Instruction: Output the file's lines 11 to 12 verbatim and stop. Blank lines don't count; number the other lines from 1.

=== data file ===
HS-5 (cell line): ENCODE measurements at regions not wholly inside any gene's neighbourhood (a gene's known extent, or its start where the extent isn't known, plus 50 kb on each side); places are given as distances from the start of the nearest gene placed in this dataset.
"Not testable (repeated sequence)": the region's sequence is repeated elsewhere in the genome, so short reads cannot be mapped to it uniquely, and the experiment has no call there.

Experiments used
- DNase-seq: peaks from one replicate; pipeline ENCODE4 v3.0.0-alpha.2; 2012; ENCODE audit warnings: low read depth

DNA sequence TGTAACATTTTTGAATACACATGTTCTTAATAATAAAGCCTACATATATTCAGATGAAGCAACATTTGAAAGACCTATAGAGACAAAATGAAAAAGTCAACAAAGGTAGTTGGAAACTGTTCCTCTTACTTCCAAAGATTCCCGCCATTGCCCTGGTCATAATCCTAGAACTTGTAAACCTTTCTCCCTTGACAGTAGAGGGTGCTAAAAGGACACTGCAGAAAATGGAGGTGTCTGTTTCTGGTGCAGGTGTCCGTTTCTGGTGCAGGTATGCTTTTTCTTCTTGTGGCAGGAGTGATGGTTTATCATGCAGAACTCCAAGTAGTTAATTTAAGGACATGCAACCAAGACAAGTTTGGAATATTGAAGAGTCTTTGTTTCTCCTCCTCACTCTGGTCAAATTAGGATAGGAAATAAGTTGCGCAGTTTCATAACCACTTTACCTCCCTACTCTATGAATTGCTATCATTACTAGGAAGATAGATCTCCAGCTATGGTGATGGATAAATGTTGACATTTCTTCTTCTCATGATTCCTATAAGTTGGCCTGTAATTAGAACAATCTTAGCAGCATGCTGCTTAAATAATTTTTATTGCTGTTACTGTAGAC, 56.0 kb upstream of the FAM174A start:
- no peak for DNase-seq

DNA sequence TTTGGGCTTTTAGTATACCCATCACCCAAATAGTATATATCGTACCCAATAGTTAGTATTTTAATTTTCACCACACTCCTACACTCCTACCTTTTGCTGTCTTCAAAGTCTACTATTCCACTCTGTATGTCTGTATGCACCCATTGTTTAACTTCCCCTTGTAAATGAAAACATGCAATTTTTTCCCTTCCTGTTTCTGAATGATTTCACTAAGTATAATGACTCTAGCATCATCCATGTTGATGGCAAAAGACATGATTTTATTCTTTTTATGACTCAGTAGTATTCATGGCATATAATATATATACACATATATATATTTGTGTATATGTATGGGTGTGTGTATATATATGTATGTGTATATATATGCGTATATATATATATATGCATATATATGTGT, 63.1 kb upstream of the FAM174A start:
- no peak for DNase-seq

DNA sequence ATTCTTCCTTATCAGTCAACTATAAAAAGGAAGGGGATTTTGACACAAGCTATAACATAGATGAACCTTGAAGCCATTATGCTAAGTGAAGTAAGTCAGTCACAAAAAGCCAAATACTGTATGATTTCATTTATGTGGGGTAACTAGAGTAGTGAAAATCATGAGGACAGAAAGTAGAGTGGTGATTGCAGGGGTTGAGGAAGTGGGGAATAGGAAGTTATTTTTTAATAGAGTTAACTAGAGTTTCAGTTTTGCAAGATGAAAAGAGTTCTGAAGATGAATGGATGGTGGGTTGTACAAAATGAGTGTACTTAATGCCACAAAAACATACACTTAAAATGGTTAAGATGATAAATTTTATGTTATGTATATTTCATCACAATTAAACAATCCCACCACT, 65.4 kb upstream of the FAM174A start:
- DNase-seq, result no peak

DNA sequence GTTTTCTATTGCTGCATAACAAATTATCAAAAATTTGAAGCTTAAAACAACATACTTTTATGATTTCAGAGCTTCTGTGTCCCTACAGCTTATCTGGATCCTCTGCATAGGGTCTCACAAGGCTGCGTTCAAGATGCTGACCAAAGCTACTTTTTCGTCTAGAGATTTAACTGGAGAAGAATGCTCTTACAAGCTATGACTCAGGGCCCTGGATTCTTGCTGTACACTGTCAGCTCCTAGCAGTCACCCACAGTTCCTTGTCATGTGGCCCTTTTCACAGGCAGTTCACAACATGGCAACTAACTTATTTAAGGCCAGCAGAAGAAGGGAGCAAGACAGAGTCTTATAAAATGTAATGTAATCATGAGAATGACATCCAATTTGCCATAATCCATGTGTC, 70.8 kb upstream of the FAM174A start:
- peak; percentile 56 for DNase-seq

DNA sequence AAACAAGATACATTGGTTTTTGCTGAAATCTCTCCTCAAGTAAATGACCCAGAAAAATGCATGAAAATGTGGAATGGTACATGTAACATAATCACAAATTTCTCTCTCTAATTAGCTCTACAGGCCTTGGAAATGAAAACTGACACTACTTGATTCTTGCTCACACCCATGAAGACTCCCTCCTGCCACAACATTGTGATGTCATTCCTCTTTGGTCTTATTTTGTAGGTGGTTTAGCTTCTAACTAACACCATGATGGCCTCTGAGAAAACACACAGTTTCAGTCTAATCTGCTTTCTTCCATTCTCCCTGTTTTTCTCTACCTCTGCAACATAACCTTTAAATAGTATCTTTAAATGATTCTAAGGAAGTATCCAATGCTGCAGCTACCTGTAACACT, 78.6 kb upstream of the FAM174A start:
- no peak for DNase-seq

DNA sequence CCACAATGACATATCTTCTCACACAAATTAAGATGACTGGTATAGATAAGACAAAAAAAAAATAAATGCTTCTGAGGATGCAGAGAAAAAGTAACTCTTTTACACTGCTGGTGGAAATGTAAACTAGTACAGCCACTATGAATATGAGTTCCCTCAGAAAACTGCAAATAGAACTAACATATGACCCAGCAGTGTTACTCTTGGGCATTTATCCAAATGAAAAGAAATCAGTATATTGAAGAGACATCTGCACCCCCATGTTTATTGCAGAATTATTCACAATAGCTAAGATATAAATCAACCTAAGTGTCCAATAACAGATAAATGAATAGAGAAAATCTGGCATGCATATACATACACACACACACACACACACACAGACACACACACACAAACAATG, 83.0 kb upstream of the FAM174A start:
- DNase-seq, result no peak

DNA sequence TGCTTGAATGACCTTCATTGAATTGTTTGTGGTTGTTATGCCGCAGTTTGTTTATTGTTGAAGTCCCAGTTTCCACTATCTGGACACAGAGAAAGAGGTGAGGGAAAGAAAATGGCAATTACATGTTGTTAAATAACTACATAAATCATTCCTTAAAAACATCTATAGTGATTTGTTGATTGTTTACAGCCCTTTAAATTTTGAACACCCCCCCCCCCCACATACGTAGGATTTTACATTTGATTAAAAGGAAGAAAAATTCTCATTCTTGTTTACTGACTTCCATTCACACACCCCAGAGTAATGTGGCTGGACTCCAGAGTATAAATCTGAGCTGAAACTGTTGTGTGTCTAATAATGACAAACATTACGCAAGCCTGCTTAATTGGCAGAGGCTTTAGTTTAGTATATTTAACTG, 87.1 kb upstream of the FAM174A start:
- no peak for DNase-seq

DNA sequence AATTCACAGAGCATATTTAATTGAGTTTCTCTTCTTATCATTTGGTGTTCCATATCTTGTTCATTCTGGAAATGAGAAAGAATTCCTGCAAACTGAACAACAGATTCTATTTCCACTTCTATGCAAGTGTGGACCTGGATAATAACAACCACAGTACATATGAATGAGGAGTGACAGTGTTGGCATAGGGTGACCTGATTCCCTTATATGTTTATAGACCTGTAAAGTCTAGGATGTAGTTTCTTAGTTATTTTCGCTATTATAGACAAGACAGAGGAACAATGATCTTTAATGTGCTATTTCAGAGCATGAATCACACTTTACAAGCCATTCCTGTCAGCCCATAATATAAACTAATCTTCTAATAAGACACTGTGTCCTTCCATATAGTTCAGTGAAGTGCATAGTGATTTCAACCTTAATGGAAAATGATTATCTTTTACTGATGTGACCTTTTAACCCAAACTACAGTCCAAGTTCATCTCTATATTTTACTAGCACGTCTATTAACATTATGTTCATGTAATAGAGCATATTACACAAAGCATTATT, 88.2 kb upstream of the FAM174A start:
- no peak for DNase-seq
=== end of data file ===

DNA sequence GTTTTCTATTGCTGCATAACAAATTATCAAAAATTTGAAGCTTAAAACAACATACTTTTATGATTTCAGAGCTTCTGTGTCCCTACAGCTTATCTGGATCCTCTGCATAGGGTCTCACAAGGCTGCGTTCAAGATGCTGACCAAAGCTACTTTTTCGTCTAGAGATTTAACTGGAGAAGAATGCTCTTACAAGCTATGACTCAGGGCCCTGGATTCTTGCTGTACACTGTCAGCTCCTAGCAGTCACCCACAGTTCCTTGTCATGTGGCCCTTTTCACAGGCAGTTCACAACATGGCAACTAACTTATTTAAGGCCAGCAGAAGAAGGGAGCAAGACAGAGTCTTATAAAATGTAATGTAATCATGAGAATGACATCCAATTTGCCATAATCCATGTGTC, 70.8 kb upstream of the FAM174A start:
- peak; percentile 56 for DNase-seq